Sunday night VH1 a wild kingdom

Remember when Sunday night TV was family friendly?...

Remember when Sunday night TV was family friendly? After a wholesome 1970s dinner of Shake-and-Bake chicken and crescent rolls, our family would sit down to a heaping helping of Mutual of Omaha's "Wild Kingdom" and stories about baby tigers on "Wonderful World of Disney."

Boy, things have changed.

Nowadays, VH1's "Celebreality TV" fills Sunday evening with stories of teen idols-turned-cokeheads, overly confident jerks and the co-dependents who love them, and - most heartwarming of all - former porn stars/strippers vying for the heart of washed-up rock stars.

Wild kingdom, indeed.

As I feel "Desperate Housewives" jumped the shark long ago, I've resigned myself to watching the former music network's new Sunday night lineup. I always find the experience vaguely unsettling, wildly entertaining and - in regards to one show at least - unexpectedly touching.


Here's the lowdown on two of the night's prime time shows:

'Tool Academy'

This show's premise is actually funny: A bunch of preening, over-groomed, oddly confident young men participate, thinking they will compete for the title of "Mr. Awesome." Instead, they've been nominated for the series by their put-upon girlfriends, who are sick of their boyfriends' egotistical, self-absorbed, two-timing ways.

And so the aforementioned tools undergo various challenges, which aim to school them on the foreign concepts of trust, respect, honesty and grooming without benefit of spray tan or disturbingly tiny underwear.

This truly is a tool's paradise. One contestant is named Ryan but calls himself "Matsuflex." (If you're going to have an alter ego, why would you want to sound like a Korean-made Pilates machine?) They lift weights obsessively, sport ludicrous hairstyles and slip their numbers to the makeup artists when they think their girls aren't watching. (Silly tools. This is reality TV. Of course they're watching.)

Highlight: In last week's episode, Jaimee, the woman who accompanied her boyfriend Shawn on the show, learned he was seeing her while dating Aida, his real girlfriend of six years. After Jaimee stormed off the show, Aida took her place, declaring: "He needs help. I just want to help him."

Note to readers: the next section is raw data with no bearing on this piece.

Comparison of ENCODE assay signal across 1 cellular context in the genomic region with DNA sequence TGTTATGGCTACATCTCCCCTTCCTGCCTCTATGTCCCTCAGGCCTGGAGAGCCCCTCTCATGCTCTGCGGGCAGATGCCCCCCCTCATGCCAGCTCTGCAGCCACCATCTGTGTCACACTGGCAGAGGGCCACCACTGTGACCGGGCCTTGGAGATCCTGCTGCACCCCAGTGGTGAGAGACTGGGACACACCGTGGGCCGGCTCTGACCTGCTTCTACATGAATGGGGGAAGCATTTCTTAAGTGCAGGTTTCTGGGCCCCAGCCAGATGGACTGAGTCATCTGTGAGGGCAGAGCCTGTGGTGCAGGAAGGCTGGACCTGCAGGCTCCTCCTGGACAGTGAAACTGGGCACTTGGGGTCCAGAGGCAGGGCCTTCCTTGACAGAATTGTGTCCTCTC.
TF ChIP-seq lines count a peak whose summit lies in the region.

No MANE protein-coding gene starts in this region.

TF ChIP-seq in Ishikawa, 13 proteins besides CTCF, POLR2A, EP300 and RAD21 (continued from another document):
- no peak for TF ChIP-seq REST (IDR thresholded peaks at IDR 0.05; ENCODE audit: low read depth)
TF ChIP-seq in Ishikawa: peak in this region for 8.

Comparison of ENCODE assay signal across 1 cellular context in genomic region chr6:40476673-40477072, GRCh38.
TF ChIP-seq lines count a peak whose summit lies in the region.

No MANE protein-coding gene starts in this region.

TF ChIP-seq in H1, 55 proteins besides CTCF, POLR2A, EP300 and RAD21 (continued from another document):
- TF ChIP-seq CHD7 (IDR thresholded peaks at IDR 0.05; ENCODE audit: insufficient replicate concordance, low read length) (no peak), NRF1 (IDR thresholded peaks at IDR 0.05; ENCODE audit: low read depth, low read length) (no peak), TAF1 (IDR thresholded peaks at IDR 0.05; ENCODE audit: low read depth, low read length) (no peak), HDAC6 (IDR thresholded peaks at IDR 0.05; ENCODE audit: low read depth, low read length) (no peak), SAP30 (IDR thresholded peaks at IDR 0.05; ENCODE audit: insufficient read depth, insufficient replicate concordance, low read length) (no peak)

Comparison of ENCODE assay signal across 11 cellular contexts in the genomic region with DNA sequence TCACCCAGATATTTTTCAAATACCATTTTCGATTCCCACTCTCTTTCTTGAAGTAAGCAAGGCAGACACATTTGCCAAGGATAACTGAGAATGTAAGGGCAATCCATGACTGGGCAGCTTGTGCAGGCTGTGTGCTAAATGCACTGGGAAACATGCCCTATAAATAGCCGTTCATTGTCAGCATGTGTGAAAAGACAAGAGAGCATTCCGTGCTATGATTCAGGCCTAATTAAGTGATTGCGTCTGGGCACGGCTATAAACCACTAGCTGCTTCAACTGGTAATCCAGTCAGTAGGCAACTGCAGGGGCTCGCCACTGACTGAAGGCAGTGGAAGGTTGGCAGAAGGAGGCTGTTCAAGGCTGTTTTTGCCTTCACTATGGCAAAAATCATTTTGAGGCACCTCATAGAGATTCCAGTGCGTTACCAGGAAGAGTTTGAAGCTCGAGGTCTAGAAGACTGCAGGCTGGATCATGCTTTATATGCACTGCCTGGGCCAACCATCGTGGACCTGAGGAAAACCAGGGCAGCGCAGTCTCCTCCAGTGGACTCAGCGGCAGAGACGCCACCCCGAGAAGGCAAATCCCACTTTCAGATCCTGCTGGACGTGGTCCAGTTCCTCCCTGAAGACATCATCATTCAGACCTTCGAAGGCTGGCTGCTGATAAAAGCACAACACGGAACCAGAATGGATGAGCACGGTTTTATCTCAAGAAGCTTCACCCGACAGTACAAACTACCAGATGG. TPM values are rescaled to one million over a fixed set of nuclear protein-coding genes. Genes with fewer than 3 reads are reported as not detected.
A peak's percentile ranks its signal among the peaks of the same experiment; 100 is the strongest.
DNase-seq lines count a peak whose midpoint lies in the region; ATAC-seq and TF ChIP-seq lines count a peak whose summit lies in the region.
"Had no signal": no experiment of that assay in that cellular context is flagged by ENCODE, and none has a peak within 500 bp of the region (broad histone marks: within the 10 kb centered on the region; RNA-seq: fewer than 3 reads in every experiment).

Wow. Maybe "Tool Academy" should be renamed: "Tool Academy - and the Women with Low Self-Esteem Who Love Them."

'Confessions of a Teen Idol'


Like a small ruby buried in a manure pile, this series is an unexpected gem. It follows eight former teen idols whose stars have fallen so far that, well, they're now on a VH1 reality show. The former heartthrobs - whose ranks include Christopher Atkins of "Blue Lagoon" fame and Adrian Zmed of "T.J. Hooker" - receive makeovers, career advice and the obligatory counseling from various experts.

nexpectedly sweet and touching. These guys have been chewed up and spit out by Hollywood, which has instilled them with a humility and perspective you won't find in the Tom Cruises of the world. In one episode, Bill Hufsey ("Fame") told the other contestants he had been homeless, and used to go to a certain church every day to pray for food.

The worst part of the show is that its executive producer, Scott Baio, feels the need to leap out from the control room every once in a while to lecture the contestants about the joys and pitfalls of fame. (Baio's own career received CPR from yet another VH1 show, "Scott Baio is 45 ... and Single.")

But overall, you really find yourself rooting for these guys. Heck, if the unfunny Jim Belushi can get his own show, couldn't the still-boyishly handsome Atkins play a dad on some teen-centric sitcom?

Now if only VH1 had a reality show about baby tigers ... .

Readers can reach Forum reporter Tammy Swift at (701) 241-5525 or

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